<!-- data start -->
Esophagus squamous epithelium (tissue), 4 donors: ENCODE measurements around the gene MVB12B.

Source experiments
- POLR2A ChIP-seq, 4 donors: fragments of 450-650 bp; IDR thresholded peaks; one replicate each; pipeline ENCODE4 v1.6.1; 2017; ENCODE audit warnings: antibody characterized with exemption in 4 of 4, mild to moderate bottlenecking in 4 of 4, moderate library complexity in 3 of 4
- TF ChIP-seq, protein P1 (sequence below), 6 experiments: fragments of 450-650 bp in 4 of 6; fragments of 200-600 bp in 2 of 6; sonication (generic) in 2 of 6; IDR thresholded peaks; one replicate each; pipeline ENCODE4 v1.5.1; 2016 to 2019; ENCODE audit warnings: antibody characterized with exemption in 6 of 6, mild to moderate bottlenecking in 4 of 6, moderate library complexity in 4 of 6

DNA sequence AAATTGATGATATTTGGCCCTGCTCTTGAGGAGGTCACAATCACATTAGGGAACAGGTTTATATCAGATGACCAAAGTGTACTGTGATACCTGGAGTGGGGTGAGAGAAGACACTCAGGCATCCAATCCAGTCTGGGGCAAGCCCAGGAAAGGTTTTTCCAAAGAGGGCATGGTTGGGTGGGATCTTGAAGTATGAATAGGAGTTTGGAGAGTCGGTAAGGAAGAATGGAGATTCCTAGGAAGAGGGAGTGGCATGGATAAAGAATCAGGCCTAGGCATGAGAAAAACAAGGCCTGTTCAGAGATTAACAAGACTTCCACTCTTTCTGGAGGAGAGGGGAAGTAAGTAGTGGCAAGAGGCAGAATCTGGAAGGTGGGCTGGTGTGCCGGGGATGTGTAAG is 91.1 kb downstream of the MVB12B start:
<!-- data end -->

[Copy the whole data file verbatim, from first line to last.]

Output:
Esophagus squamous epithelium (tissue), 4 donors: ENCODE measurements around the gene MVB12B.

Source experiments
- POLR2A ChIP-seq, 4 donors: fragments of 450-650 bp; IDR thresholded peaks; one replicate each; pipeline ENCODE4 v1.6.1; 2017; ENCODE audit warnings: antibody characterized with exemption in 4 of 4, mild to moderate bottlenecking in 4 of 4, moderate library complexity in 3 of 4
- TF ChIP-seq, protein P1 (sequence below), 6 experiments: fragments of 450-650 bp in 4 of 6; fragments of 200-600 bp in 2 of 6; sonication (generic) in 2 of 6; IDR thresholded peaks; one replicate each; pipeline ENCODE4 v1.5.1; 2016 to 2019; ENCODE audit warnings: antibody characterized with exemption in 6 of 6, mild to moderate bottlenecking in 4 of 6, moderate library complexity in 4 of 6

DNA sequence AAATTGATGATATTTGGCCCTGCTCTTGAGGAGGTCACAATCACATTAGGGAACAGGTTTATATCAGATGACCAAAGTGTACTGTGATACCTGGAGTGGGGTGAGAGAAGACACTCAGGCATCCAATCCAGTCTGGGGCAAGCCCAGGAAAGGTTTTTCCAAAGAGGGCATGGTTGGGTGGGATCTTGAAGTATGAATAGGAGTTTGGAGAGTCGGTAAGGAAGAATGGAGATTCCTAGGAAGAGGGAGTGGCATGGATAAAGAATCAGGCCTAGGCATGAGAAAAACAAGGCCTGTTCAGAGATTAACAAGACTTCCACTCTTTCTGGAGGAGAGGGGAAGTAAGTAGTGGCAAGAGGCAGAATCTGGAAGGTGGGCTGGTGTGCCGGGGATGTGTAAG is 91.1 kb downstream of the MVB12B start: